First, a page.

AP Holds a Winning Card Hand

Will 2019 finally be the year in which the key stakeholders within your organization happily, or at least willingly, support Commercial Cards? For some, accounts payable (AP) is the biggest holdout, but, as we all know, their stance on card solutions can make or break a program. This is especially true for organizations wanting to implement or expand an electronic accounts payable (EAP) option like Virtual Cards, which AP typically manages. A common tactic by a stubborn AP manager is to say the ERP system cannot accommodate such payments. Then no one questions them because AP is viewed as the expert in this arena. To reopen the discussion and start making progress, following are insights from an AP veteran and a four-step approach to try in an effort to get through to AP.

AP’s Attitude Affects Everyone

Sometimes even senior management backs down from AP, but this can be the worst outcome for everyone. Accounts payable expert Mary Schaeffer, AP Now, shares, “When I hear someone say that they are going to wait until so-and-so retires before moving forward with a new project it saddens me. Usually it is because the person in question is either difficult to deal with or completely resistant to change. This is not a good situation either for them or for their organization. The reasons it’s not good for the organization are obvious. It gets left behind, less competitive, and doesn’t progress as much as its competitors.”

Mary continues, “The employee in question is also putting themselves in jeopardy. The business world, including the accounting and accounts payable space, is evolving rapidly. The contrary employee is serving as a roadblock to progress, usually coasting for a few years until they can retire. Plain and simple, they may not get those few years. Management may decide their position is no longer needed and they will definitely be at the top of the list for any headcount reduction initiatives. Personally, they’ve missed a great opportunity to try something new and enjoy their last few years of working.”

Organizations may also be experiencing a conflict between AP and the procurement department regarding card payments. In response to an AP Now industry survey, Internal Controls in AP, one AP manager for a large company commented, “P-cards pose problems with duplicate payments. Coming from an AP standpoint, they are disliked, however our Supply Chain seems to love them…” As disheartened as I was to read this (I’m the lead researcher for the survey project in progress), it represents an opportunity.

Getting Through to AP

  1. Recognize AP as an important part of the card program and initiate a respectful—versus confrontational—discussion. To prevent AP from feeling ganged up on, consider a one-on-one meeting to open the door to better communication.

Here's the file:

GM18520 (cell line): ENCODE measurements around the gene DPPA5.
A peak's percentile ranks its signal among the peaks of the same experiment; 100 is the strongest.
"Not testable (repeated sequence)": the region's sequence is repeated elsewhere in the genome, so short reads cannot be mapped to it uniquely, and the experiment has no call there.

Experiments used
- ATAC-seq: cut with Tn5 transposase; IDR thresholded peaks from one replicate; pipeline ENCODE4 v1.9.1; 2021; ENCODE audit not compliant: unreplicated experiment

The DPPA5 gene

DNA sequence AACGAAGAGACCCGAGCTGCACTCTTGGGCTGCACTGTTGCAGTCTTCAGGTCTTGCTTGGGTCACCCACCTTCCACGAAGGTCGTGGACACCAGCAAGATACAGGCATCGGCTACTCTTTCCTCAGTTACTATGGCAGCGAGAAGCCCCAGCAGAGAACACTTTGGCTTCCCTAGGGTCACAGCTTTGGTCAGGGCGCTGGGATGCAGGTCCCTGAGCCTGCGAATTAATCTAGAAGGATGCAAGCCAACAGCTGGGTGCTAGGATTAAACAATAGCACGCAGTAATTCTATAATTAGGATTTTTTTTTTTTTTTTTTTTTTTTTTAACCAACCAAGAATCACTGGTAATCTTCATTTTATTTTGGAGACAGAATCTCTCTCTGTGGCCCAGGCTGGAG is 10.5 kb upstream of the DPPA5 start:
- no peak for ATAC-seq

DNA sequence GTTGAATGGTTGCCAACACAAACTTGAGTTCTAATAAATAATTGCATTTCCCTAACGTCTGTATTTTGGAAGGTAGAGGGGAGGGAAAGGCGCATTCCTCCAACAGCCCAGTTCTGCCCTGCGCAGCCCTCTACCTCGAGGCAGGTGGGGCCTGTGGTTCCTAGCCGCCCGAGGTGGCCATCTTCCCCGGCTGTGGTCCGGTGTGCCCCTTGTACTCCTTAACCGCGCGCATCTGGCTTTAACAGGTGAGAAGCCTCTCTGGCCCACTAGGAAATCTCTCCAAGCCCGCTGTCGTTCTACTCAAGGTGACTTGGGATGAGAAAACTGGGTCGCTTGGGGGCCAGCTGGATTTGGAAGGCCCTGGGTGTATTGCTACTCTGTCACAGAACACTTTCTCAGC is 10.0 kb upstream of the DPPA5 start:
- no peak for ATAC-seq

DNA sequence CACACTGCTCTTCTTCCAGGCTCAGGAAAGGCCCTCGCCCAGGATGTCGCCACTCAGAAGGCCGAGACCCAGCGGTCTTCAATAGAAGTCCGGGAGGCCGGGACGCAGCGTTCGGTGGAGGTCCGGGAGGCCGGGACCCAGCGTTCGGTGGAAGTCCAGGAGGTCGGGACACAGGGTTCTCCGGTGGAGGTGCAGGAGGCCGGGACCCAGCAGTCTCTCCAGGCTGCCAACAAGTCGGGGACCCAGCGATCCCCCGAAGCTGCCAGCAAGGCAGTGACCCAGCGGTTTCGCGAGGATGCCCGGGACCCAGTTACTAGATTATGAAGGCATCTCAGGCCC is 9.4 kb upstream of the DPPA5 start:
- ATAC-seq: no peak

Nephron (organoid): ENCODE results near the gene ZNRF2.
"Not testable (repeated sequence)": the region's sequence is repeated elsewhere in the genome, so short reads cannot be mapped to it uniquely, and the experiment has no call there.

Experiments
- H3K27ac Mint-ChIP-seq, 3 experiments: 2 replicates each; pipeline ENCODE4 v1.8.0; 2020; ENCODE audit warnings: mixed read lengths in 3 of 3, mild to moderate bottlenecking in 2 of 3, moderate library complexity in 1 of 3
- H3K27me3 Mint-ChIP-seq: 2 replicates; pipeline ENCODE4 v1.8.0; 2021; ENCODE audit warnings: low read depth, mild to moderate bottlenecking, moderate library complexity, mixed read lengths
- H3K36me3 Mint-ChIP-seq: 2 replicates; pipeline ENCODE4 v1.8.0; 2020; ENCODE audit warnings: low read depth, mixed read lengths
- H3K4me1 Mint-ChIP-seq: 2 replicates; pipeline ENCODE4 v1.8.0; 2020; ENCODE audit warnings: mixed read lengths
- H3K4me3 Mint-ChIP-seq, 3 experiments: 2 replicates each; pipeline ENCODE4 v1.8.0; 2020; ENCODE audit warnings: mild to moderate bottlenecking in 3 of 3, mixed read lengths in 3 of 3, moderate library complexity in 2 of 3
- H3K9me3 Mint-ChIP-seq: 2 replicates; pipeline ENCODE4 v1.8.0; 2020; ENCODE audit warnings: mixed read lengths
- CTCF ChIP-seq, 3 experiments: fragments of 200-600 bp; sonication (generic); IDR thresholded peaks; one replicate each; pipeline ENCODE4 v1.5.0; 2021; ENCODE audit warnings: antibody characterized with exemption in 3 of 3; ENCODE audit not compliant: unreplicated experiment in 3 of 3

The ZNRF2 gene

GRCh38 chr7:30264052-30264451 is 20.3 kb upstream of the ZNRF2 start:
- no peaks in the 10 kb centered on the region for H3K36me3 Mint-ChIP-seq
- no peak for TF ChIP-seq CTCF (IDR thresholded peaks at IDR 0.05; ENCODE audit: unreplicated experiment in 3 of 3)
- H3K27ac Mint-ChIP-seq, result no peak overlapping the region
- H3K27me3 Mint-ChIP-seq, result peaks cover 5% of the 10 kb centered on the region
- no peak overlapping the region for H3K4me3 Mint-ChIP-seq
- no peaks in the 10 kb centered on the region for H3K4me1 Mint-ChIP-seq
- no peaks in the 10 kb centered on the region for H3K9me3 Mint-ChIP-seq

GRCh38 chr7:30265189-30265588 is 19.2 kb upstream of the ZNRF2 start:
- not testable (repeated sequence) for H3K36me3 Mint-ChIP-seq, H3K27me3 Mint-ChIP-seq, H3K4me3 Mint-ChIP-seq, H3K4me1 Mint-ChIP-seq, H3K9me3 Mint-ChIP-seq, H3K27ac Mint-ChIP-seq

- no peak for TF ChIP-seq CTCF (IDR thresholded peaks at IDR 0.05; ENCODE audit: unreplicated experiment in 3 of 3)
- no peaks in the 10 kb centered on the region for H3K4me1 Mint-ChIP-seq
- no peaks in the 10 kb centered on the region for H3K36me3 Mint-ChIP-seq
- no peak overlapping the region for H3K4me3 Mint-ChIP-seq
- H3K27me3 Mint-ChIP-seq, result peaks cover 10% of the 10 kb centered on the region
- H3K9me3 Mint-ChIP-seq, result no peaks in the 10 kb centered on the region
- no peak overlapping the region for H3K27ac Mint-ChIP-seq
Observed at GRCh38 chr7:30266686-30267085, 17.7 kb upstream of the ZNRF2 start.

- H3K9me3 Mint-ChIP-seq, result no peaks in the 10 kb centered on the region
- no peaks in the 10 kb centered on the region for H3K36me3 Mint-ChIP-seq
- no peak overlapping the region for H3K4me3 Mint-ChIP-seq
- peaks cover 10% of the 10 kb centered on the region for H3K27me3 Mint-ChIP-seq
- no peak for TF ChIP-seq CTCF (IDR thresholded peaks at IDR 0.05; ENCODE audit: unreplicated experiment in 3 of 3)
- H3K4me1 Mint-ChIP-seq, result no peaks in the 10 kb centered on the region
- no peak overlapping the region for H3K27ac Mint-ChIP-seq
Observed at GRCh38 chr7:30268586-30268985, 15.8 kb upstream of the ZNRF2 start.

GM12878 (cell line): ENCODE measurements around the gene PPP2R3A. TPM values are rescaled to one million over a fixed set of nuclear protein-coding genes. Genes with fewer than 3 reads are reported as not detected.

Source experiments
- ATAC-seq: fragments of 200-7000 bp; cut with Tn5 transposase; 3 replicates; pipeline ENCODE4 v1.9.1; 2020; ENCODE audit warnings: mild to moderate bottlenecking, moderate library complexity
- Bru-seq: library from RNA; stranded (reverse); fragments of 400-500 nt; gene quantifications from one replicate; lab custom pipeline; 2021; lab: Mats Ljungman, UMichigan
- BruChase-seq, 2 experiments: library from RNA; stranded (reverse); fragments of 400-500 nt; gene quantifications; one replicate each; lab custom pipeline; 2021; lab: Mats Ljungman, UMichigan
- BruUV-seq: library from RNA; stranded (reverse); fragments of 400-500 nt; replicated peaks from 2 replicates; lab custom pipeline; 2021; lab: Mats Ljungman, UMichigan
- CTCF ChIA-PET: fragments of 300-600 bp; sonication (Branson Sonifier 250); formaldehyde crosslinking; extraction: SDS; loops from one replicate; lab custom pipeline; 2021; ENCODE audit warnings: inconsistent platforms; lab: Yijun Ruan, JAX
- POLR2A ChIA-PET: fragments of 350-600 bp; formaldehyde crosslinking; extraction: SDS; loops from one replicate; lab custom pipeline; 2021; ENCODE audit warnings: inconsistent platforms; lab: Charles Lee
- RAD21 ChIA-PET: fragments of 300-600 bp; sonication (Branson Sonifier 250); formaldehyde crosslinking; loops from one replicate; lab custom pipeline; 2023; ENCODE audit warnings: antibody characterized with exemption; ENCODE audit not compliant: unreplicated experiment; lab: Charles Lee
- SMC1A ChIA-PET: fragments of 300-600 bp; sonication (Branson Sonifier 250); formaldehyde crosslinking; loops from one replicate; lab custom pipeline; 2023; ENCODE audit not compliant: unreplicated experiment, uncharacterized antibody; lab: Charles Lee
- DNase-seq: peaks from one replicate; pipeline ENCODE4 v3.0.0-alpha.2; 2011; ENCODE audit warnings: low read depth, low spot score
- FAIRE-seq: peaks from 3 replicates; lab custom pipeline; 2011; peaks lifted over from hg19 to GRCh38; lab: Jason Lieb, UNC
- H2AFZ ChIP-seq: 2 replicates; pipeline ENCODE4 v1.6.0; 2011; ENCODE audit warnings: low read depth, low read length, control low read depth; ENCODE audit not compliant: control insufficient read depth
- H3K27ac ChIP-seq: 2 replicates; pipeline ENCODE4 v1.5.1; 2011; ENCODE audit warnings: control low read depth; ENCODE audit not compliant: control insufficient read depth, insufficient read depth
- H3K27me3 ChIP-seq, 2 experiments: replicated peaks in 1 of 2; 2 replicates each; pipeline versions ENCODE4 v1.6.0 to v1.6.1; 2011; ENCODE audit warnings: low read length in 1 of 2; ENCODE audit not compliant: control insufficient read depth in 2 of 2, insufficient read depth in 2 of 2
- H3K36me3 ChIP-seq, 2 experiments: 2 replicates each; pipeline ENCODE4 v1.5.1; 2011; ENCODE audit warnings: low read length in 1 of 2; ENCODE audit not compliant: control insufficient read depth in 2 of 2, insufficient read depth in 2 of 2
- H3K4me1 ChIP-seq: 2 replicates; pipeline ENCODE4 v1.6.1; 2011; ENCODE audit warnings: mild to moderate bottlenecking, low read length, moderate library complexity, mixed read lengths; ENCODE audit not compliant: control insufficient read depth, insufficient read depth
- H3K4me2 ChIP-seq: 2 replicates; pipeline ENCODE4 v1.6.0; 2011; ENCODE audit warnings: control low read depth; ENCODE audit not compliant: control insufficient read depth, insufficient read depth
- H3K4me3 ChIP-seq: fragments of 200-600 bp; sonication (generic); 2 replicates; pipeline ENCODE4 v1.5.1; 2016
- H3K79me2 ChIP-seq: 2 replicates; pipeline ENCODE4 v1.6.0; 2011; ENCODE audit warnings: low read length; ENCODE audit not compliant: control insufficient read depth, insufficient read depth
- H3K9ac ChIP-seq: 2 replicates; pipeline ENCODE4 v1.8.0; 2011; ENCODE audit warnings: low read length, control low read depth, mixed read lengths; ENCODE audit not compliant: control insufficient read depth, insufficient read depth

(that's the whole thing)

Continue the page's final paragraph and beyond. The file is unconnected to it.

2. Recap the benefits of Commercial Cards and the organization’s related goals. Encourage questions to ensure AP has an understanding. Sometimes resistance to cards is rooted in a lack of knowledge.

  3. Find common ground; for example, supporting internal goals, making AP’s job easier, etc.

  4. Ask AP about their concerns and challenges. Step through the related processes together to identify the facts. Invite them to brainstorm with you on possible solutions. Everyone wants to feel valued and heard.


  • If they cite duplicate payments as a problem, determine the extent of the issue, the control gaps that allow it to happen, and how to resolve it.

  • If their challenge pertains to reconciliation, maybe they are making the process harder than it has to be. Inquire about the pain points and share ideas for process improvement that would still retain satisfactory controls.

  • If they view the ERP/accounting system as a roadblock to Virtual Cards, involve the system vendor. There might be functionality that AP is not aware of.

As with most problems, productively working together can lead to positive results. AP’s support of the card program can be a game changer—for them and the organization.

Related Resource

Will your organization win or lose? AP often controls the stakes in the high risk/reward world of B2B payment strategies.

Will your organization win or lose? AP often controls the stakes in the high risk/reward world of B2B payment strategies.

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About the Author

Blog post author Lynn Larson, CPCP, is the founder of Recharged Education. With 20 years of Commercial Card experience, her mission is to make industry education readily accessible to all. Learn more

Top 5 Commercial Card Posts of 2018

Internal fraud, interchange, payment industry realities, and Commercial Card program communications—the most popular blog posts by Recharged Education in 2018 span a wide range of topics. Did you miss valuable content and tips? Offered below are the top five posts and an introductory description of each.

  1. Why Employee Use of Personal Cards is a Gamble

    If your organization still allows employees to use their personal cards for business expenses and then get reimbursed, it is worth another look. This post notes how employees can alter electronic receipts (e.g., emails, PDFs) to receive a higher reimbursement amount.

    Update: Within their emails, Uber now includes a link to download a PDF receipt. Someone recently told me that these PDFs are not editable (making them better than the email version), but I could still edit an Uber PDF from this month.

  2. Get a Clearer View of Interchange